The creation of an iBook is fundamentally different from anything I have ever done before. It is a truly strange creature, halfway between the old publishing world and the new world of digital media. This is true in more ways than one. Not only does the power of publication, and dissemination, lie in one’s own hands, the inclusion of digital media upends the traditional book format. Videos, pictures, and interactive widgets replace text. The author becomes more than a writer. Rather, they take on the role of designer and publisher as well. It is truly a democratization of the publishing process, even more so than previous online publishing platforms.
More than all of this though, it is a unique way to present history. We all know that history is dry. Although we might imagine science or even math using interactives, history has a special place in the realm of books. It is something we have always read. Part of history’s mythos, its identity as a scholarly pursuit, is sitting down with a dusty tome and discovering facts line by line. That is no longer the case. There is nothing particularly more or less intellectual or factual about reading. People listen, people appreciate art, and people watch movies. These are all valid sources of information and deserve the place in history afforded by platforms such as the IBook.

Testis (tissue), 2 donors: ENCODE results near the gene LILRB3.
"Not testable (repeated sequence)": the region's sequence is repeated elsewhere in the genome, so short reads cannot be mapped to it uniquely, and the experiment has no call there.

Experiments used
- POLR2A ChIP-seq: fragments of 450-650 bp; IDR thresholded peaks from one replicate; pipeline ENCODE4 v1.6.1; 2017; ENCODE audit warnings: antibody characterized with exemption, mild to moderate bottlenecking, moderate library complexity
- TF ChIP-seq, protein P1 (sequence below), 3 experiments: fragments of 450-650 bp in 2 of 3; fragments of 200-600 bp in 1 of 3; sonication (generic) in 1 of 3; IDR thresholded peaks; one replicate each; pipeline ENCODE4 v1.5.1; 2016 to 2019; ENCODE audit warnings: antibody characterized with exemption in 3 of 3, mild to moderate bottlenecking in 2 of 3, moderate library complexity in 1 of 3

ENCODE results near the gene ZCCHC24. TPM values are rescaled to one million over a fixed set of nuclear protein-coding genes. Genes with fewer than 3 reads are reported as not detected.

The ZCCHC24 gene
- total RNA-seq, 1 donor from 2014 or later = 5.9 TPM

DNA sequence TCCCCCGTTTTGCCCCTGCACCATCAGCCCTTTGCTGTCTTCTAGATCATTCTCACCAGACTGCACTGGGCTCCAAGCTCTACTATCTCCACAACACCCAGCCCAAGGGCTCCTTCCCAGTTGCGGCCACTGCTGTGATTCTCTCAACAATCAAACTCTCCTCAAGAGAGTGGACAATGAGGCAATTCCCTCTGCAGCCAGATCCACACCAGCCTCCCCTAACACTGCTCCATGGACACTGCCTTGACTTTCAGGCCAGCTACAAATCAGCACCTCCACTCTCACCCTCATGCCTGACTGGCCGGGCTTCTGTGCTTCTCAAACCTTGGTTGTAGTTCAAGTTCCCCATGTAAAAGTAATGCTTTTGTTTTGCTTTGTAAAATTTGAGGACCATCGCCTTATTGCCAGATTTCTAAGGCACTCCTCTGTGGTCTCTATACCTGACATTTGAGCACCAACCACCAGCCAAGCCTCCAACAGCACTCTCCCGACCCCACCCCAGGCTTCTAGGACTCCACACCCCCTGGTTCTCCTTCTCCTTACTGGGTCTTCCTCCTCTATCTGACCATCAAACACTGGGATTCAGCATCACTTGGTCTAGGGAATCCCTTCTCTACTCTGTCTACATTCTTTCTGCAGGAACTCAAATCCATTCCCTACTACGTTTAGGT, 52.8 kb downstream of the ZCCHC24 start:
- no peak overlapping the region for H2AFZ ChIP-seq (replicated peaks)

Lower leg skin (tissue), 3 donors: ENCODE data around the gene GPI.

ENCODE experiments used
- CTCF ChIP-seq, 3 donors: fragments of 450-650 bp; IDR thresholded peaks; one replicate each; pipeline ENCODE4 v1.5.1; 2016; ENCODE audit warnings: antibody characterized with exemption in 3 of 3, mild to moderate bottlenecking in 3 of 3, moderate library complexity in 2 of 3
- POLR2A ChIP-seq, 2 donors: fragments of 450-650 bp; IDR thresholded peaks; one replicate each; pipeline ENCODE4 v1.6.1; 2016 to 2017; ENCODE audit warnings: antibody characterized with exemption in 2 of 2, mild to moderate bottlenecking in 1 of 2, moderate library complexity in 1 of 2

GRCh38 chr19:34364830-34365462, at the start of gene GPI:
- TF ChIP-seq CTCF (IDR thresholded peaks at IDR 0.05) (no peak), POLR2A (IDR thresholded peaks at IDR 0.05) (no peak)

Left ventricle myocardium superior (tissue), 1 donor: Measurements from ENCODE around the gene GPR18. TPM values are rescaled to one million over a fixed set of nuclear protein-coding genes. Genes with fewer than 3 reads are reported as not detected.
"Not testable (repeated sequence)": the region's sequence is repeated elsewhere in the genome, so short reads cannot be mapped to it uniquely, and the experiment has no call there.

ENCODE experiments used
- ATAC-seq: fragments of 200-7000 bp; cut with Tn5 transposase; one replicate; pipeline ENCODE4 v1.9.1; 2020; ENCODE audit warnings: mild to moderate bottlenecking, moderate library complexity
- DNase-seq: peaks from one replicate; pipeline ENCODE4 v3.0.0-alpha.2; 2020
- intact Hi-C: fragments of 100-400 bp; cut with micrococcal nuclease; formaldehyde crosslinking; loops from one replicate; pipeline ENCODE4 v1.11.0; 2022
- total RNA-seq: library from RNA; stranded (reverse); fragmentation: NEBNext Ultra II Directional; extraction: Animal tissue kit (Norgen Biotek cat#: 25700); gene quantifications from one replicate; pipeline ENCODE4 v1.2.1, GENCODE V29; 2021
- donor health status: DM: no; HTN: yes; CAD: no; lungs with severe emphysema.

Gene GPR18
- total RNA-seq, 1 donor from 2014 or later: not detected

Despite this, the actual creation of my chapter – a reflection on the different experiences during the Battle of Somme – was fraught with a return to tradition. I am very used to writing. In middle school, I made longer and more complex sentences just to get a higher Flesch-Kinkaid grading level. Although I have come a long way since then, it is still the medium I am most comfortable communicating with. The comments I received on the rough draft of my chapter reflected this. They all revolved around the same themes: less text, break things into chunks, make the questions easier, and more. Obviously, I will have some difficulty thinking of a book as more than just a medium for words.
Even so, I was very happy with the eventual outcome of my chapter. It is minimal. There are no fancy widgets, less pictures, and more text. Yet I believe I have struck a good balance. It is a balance between the old and the new, the traditional format and the possibilities of a digital one. However, it is also a balance between two more simple concepts. Words still have a fundamental ability to communicate the human experience like no other medium. To close, let me reflect on the quintessential saying a picture is worth a thousand words. Although the basic premise holds true, it is far from being the case in all instances. In today’s media saturated social spheres, the power of the image is incredibly diminished. We are used to images representing the shallow, crass demands of a consumer marketplace that demands our constant attention. In this new world, the power of words to speak to our innermost emotions, remains unbelied – and perhaps even more powerful.